‘It is a miracle’: The incredible story of a former slave and Olympic athlete who has joined the Air Force

‘It is a miracle’: The incredible story of a former slave and Olympic athlete who has joined the Air Force March 5, 2018

An amazing story of tenacity, survival and grit:

Airman 1st Class Guor Maker fled war and slavery in South Sudan almost 20 years ago, came to the United States, and has become a college graduate, an Olympian, and, now, an airman.

As an 8-year-old, Maker, now 33, lost eight of his nine siblings in the Sudanese Civil War and was captured and enslaved twice, once by Sudanese soldiers and once by herdsman, according to a Joint Base San Antonio press release.

From the press release: 

“When I was captured, I was forced to be a slave laborer,” said Maker. “I would wash dishes or do anything else needed to get by. I slept in a small cell and rarely got to eat…but not always.”

Both times, Maker successfully escaped from enslavement and was finally able to join his uncle in Khartoum after three perilous years. However, his journey to safety was far from over.

During a nighttime attack on the perceived safety of his uncle’s home, Maker sustained serious injuries when he was beaten unconscious by a soldier who smashed his jaw with a rifle.

“My mouth was shut for two months and I could only consume liquids because my jaw was broken,” he said. “We fled to Egypt after that, and the United Nations treated my injuries.”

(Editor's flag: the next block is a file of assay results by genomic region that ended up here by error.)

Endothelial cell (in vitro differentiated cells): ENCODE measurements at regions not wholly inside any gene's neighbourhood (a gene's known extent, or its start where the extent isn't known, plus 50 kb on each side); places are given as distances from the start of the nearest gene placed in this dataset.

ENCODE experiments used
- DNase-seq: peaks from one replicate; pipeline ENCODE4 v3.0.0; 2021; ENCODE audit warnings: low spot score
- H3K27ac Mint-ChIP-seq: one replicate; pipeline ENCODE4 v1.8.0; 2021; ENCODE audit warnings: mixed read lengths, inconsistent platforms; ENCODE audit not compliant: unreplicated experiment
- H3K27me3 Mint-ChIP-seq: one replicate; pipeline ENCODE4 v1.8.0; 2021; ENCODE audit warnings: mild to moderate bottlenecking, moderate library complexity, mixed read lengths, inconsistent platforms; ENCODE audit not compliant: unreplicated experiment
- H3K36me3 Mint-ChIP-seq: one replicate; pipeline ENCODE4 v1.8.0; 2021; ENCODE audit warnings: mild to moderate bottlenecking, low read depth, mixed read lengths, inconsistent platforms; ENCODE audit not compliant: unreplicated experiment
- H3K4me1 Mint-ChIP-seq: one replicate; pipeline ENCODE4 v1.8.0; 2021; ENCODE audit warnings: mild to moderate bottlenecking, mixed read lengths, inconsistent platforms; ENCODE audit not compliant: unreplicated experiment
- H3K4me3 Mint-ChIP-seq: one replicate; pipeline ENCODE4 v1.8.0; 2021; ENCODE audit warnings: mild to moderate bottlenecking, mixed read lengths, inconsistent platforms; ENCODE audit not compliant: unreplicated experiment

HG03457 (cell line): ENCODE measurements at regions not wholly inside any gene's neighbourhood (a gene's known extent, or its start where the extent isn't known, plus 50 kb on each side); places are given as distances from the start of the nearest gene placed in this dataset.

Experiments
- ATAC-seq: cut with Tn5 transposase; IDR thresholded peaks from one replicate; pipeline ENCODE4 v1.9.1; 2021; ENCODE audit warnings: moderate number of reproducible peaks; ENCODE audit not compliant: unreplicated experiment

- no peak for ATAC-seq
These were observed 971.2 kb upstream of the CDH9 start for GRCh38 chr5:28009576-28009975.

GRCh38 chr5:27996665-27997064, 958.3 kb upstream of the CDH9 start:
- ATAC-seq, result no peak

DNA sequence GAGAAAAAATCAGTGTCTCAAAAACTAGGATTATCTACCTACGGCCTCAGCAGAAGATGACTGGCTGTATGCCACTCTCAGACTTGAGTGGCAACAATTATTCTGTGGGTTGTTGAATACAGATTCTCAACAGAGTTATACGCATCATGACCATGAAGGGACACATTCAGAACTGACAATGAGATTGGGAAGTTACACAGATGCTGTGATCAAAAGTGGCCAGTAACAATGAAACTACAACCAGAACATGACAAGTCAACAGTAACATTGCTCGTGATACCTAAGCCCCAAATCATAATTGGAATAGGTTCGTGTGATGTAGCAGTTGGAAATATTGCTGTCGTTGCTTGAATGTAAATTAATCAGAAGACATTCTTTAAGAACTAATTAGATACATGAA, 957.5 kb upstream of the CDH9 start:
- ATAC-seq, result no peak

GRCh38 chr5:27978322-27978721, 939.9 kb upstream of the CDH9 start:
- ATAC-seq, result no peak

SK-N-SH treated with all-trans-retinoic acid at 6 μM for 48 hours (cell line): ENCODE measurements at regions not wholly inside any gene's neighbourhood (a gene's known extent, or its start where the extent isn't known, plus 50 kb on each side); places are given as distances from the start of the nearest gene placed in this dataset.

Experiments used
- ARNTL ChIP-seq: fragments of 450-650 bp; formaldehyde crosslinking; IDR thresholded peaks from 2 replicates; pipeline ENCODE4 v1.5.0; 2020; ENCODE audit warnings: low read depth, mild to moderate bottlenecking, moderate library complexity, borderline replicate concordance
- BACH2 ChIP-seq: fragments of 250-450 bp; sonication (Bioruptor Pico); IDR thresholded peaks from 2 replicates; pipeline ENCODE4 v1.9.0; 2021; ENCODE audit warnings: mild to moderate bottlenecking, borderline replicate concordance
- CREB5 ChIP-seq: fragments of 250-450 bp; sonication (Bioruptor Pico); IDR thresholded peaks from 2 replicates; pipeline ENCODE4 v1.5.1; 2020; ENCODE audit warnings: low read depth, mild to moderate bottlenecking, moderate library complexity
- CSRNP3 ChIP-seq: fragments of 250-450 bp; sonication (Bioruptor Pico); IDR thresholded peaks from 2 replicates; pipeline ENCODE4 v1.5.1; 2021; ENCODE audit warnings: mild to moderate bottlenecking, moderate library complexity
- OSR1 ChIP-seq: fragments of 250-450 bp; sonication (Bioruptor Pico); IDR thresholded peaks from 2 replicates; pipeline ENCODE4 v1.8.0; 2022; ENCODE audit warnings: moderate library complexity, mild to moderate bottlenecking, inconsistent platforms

After two years of filling out paperwork at U.S. Citizenship and Immigration Services in Egypt, Maker and his uncle’s family were finally granted permission to enter the United States.

“I was very excited to come to the U.S.,” said Maker. “Looking back at everything my family and I endured, it is a miracle that we made it out of there.”

  When Maker first arrived in the U.S. in 2001, he settled in Concord, New Hampshire. Not only did he want to survive, but he wanted to thrive.

“I wanted to change my life, help my parents back in South Sudan, and give my future children a better childhood than the one I had,” he said. “And the only way to do that was through education and determination.”

Maker started with the basics and began learning English by watching children’s cartoons and spending plenty of time with other high school kids just listening to their conversations and absorbing all that he could.

“Within a short amount of time, I was able to communicate with effectively with other students and teachers, order food, and really get by on my own,” Maker said.

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